Federal legislation on expanding hate crimes to include violent attacks against individuals on the basis of “gender, sexual orientation and gender identity” is currently being reviewed by the Senate. Christians have strongly voiced opposition to the expansion, arguing that the bill could silence believers who view homosexuality as sinful. That also applies to the transgender.–Lillian Kwon, Christian Post Staff Writer

Lillian Kwon recently wrote an article for the Christian Post entitled Media Bias on Transgenders Raising Concerns. The concern, expressed by Dr. Robert Gagnon, Peter LaBarbera and Kwon, is that there are portrayals in the first place, and that these portrayals are often positive.

Dr. Robert Gagnon, associate professor of New Testament at Pittsburgh Theological Seminary, is quoted in the article as claiming that 1 Corinthians 6:9-10 contains a prohibition against transgenderism:

Alluding to Scripture (1 Corinthians 6:9-10), Gagnon quoted Apostle Paul listing persons who will “not inherit the kingdom of God.” The list includes the “effeminate” or “soft men,” which is essentially the closest thing to transgenderism, Gagnon pointed out.

Noted Yale historian John Boswell, in his book Christianity, Social Tolerance, And Homosexuality (p. 106,107) said this about the passage Dr. Gagnon quoted:

There are three passages in the writings of Paul which have been supposed to deal with homosexual relations. Two words in I Corinthians 6:9 and one in I Timothy 1:10 have been taken at least since the early twentieth century to indicate that “homosexuals” will be excluded from the kingdom of heaven.The first of the two, “pg106_soft.jpg” (basically, “soft”), is an extremely common Greek word; it occurs elsewhere in the New Testament with the meaning “sick” and in patristic writings with senses as varied as “liquid,” “cowardly,” “refined,” “weak willed,” “delicate,” “gentle,” and “debauched.” In a specifically moral context it very frequently means “licentious,” “loose,” or “wanting in self-control.” At a broad level, it might be translated as either “unrestrained” or “wanton,” but to assume that either of these concepts necessarily applies to gay people is wholly gratuitous. The word is never used in Greek to designate gay people as a group or even in reference to homosexual acts generically, and it often occurs in writings contemporary with the Pauline epistles in reference to heterosexual persons or activity.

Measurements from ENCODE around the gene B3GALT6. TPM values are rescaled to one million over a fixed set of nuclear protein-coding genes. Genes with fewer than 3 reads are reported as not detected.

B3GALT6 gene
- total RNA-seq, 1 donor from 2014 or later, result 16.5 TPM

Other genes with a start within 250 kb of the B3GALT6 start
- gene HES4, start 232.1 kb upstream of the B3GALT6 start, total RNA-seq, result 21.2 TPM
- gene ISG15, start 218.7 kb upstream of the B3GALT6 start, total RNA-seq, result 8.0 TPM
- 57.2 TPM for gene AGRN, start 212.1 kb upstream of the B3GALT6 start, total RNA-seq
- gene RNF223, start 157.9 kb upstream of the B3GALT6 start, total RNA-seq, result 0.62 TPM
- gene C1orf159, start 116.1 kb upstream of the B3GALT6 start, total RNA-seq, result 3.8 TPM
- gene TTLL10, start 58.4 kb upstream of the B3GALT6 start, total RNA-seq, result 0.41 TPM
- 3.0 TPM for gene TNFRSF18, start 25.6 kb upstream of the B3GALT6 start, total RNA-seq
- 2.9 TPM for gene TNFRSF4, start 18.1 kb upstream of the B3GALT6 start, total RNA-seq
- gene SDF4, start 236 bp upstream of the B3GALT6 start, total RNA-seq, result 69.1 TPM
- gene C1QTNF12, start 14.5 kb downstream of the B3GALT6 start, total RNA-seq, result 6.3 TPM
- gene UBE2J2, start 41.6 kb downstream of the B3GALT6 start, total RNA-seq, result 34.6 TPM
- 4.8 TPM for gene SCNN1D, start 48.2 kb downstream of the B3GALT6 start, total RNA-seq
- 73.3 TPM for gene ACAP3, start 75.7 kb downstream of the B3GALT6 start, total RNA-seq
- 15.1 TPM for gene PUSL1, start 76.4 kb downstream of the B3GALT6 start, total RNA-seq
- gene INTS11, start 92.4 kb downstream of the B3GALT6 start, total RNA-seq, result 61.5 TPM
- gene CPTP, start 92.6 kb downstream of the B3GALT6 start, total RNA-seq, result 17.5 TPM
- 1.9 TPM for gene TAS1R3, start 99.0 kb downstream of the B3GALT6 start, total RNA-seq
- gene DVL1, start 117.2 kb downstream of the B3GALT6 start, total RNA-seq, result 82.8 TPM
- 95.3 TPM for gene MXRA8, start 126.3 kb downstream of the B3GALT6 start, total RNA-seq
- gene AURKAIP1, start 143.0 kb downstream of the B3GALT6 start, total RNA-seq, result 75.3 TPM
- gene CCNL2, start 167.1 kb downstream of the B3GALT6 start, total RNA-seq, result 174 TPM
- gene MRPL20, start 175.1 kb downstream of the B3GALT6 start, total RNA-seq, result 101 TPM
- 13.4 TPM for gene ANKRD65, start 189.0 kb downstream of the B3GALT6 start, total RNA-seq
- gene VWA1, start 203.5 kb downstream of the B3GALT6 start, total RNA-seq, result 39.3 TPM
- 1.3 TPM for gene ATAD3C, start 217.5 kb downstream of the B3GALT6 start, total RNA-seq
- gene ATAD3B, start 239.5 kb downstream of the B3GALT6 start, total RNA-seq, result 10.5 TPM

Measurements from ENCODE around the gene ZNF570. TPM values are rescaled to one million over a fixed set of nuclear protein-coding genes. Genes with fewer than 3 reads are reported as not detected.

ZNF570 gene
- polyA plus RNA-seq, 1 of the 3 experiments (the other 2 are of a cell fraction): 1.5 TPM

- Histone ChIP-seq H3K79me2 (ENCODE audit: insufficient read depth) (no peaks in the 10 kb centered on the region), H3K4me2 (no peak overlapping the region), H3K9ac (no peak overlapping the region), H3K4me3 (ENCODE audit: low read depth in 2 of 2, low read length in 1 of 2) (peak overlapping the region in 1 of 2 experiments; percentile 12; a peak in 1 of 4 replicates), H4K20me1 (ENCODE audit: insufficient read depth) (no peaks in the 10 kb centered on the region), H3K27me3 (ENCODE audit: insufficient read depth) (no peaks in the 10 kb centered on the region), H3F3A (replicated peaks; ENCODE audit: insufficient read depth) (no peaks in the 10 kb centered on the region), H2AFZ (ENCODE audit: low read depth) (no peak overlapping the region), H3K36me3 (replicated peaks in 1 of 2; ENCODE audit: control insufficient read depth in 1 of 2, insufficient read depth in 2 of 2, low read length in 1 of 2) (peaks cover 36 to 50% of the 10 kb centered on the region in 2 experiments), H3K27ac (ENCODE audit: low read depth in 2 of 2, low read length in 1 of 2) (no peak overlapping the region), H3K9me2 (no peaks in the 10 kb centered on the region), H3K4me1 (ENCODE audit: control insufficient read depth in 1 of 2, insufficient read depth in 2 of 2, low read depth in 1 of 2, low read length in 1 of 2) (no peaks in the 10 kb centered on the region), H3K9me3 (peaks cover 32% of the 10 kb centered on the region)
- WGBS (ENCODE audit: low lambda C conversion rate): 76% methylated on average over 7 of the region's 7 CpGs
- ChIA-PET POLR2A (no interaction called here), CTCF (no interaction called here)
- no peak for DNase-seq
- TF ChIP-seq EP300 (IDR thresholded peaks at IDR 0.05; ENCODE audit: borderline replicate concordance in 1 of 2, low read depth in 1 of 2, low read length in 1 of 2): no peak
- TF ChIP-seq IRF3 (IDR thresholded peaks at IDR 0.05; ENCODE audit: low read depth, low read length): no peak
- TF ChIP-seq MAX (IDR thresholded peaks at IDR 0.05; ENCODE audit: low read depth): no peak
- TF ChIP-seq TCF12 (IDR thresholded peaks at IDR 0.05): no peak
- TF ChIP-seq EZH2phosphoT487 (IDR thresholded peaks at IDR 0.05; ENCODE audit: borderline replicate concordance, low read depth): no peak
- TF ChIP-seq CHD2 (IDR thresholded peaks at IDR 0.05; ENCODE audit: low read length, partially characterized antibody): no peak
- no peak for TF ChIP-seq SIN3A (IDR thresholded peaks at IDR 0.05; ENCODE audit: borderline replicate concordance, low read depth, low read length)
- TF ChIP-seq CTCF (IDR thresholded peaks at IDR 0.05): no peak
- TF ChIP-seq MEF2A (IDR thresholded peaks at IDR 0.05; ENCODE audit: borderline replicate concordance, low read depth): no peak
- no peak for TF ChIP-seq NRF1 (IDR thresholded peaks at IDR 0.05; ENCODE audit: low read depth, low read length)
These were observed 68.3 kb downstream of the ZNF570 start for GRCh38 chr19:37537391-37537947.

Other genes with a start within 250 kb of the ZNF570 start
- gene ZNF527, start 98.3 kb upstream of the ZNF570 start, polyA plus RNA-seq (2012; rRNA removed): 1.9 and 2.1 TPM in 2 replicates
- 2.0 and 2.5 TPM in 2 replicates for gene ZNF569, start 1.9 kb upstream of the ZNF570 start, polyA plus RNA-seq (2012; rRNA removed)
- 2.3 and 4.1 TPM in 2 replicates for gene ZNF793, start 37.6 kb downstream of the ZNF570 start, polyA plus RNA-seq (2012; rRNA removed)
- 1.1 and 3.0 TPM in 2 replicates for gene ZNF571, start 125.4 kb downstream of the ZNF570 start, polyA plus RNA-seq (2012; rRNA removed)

Dr. Dale Martin, in Arsenokoités and Malakos: Meanings and Consequences, adds the following:

The term malakos occurs repeatedly in the Pseudo-Aristotelian Physiognomy, a book that tells how to recognize someone’s character by body type and body language, including whether a man is really effeminate even if he outwardly appears virile. The word never refers specifically to penetration in homosexual sex (although men who endure it are discussed in the book). Rather, it denotes the feminine, whether the reference is to feet, ankles, thighs, bones, flesh, or whatever (see esp. chap. 6 passim). It always represents the negative female characteristic to which the positive masculine characteristic is contrasted. For example, if a man has weak eyes, it means one of two things: either he is malakos and thLlu or he is a depressive and lacks spirit (808a10). Each option contains a pair of synonyms: just as “depressive” and “lacking spirit” (katLphLs, athymos) are synonyms, so are malakos and thLlu, both referring to effeminacy. Malakia, therefore, was a rather broad social category. It included, of course, penetrated men, but many others besides. To put it simply, all penetrated men were malakoi, but not all malakoi were penetrated men.27